The arts industry has been terribly affected by COVID-19, restricting many creatives in sharing their experiences. It’s really tough when all the gigs that earn money are cancelled and there is such uncertainty about when things will change. But artists are survivors. They will survive, albeit by embracing different ways of sharing their experiences. What I have seen across the arts community is a beautiful ‘pulling together’, wherein artists help each other to share music, story, art and more in innovative ways. I hope this continues, because Art in all its forms has always helped people connect and keep on going.
How can people help? Buy books. Buy art. Buy music. Make the most of the free experiences being offered online. Tell people about it. Review whatever you buy.
13. Do you have any favourite authors or books that you always turn to?
Daphne du Maurier is one of my favourites, especially Rebecca. I’ve read it so many times. I was thrilled to visit a town she lived in for many years – Fowey, in Cornwall. I’ve started writing a gothic-style novel set in the Blue Mountains, NSW, because I love that genre so much. Stories with big old houses and secrets will always tempt me. I also recently discovered Sarah Waters and really admire her writing.
14. Even though I probably know this – favourite writing companion – cat or dog?
My rescue cat Boogle is my treasured writing companion. When it suits her, she sits on my lap while I write. Also, when it suits her, she sits in front of my screen and makes loud huffing noises.
15. Favourite writing snack?
Chips. It’s always potato chips. Original Smiths Crisps will get me every time.
16. Do you have a favourite local bookseller you are always going to?
We have a chain bookstore nearby which is okay, but I prefer independent bookshops, and none of those are close. I wish they were. I used to dream of owning a bookshop/café at one point, but not any more. I’d never find time to write if I did that! Booksellers work so hard – it’s definitely not as easy as it looks on TV.
17. What are you currently working on?
The Story You Tell, which is the second book in my Around the World Supper Club series. It picks up from Wherever You Go about two years later, but features a different main character. It’s partly inspired by the Echo and Narcissus myth.
18. What’s more of a challenge – shorter works, longer works, fiction or non-fiction?
Writing fiction is more challenging for me than non-fiction – that just flows, probably due to my journalistic background. All forms have their challenges, but I find writing short stories – not my rom-coms though, they just about fell onto the page – harder than long form. Maybe it’s because I can tend to waffle on when I tell anyone a story … you know, you have to set the scene first and give the context. Right?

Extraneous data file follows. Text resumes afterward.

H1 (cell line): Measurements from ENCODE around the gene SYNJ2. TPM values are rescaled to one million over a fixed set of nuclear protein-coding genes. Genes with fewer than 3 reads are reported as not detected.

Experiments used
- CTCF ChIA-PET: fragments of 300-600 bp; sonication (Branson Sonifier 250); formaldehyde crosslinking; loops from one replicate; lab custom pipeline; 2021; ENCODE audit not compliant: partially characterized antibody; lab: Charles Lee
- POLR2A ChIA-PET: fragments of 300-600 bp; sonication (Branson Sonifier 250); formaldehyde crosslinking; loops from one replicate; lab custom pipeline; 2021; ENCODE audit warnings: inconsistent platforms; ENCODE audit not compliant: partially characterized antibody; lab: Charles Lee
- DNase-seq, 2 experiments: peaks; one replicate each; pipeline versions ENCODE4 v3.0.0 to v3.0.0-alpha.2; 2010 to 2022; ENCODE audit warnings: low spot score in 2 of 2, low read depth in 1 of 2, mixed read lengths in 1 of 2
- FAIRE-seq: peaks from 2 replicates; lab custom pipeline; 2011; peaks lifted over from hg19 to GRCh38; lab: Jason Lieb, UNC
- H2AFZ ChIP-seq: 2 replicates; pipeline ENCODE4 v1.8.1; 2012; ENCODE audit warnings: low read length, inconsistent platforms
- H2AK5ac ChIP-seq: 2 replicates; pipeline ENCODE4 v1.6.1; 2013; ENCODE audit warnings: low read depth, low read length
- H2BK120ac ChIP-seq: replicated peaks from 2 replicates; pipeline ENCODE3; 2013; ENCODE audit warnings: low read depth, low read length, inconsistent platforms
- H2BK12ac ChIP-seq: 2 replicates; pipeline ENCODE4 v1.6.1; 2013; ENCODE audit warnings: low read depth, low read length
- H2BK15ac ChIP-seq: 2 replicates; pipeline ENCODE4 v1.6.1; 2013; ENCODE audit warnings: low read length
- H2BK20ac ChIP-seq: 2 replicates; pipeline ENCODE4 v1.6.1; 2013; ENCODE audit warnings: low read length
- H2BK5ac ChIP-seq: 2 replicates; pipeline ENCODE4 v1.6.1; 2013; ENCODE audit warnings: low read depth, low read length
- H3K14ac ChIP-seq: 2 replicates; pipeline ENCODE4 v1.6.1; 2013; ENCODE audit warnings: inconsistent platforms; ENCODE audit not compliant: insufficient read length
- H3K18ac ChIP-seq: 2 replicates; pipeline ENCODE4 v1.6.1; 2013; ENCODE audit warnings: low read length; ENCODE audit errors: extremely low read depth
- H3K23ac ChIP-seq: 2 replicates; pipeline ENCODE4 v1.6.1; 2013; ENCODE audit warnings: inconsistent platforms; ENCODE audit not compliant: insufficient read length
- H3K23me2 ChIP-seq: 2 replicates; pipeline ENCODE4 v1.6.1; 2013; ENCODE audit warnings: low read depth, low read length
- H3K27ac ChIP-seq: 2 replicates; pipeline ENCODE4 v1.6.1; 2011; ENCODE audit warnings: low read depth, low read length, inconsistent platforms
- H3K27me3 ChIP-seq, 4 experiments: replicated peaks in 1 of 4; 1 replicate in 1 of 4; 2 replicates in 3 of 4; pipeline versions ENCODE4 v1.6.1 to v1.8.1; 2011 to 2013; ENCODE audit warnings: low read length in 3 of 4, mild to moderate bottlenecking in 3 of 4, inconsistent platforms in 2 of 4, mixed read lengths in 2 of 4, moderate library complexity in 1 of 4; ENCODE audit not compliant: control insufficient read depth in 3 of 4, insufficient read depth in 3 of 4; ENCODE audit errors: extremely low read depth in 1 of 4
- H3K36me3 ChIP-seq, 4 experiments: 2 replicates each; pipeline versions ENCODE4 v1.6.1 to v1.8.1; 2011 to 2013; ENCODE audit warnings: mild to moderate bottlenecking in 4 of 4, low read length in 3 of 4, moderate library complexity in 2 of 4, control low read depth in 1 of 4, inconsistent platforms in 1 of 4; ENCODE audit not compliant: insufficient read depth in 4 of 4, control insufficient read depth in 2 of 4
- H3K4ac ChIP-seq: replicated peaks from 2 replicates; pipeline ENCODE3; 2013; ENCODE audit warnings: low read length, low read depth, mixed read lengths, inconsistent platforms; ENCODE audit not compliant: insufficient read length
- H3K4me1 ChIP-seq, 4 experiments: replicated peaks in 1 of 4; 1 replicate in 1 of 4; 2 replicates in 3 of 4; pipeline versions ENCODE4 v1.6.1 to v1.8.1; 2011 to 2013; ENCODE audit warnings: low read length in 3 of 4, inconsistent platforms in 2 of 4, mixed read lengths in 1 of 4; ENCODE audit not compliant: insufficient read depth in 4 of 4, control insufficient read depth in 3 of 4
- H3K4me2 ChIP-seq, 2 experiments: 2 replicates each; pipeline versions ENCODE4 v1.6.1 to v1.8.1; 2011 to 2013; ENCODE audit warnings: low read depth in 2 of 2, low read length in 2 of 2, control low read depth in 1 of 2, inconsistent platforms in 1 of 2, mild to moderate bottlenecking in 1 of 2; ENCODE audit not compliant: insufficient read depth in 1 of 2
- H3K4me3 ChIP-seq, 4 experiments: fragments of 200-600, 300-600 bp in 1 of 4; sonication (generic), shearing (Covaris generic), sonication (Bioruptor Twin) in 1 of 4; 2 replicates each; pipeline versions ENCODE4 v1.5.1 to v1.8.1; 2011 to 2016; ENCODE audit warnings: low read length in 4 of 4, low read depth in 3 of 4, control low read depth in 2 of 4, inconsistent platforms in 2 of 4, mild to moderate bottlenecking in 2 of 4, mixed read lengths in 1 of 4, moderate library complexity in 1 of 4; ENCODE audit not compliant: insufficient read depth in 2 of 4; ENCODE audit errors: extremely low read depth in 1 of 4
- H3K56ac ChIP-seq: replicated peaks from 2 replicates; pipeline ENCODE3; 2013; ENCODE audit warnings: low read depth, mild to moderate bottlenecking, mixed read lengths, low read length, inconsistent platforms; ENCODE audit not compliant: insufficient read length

19. You write for a variety of audiences under the same name, where some authors choose separate names for different genres or audiences – what made you decide to maintain the same name across all books? (This by the way, is something I support – I’m curious as to why different people do it differently).
I’ve thought about this from time to time – should I have a different name for different genres? But I’ve worked hard to build the platform I have under one name, and I don’t want to have to start from scratch. Or look after yet another set of social media accounts – I already have my own plus a work one to look after. It does my head in sometimes!
Also, I have no plans to write more children’s books, so I’m comfortable with maintaining the same name for my future writing.
20. Finally, what is next for your writing career?
Biting my nails and pacing for weeks once Wherever You Go is launched … writing the next book …
I dream of being invited to writers festivals and having a book tour … of having the opportunity to research a book idea overseas.
But in the more immediate future, I just need to stop procasti-cleaning, watching hilarious cat videos or making cups of tea, and write.
You can find Monique at:
Facebook: Monique Mulligan, Author
Anything I may have missed?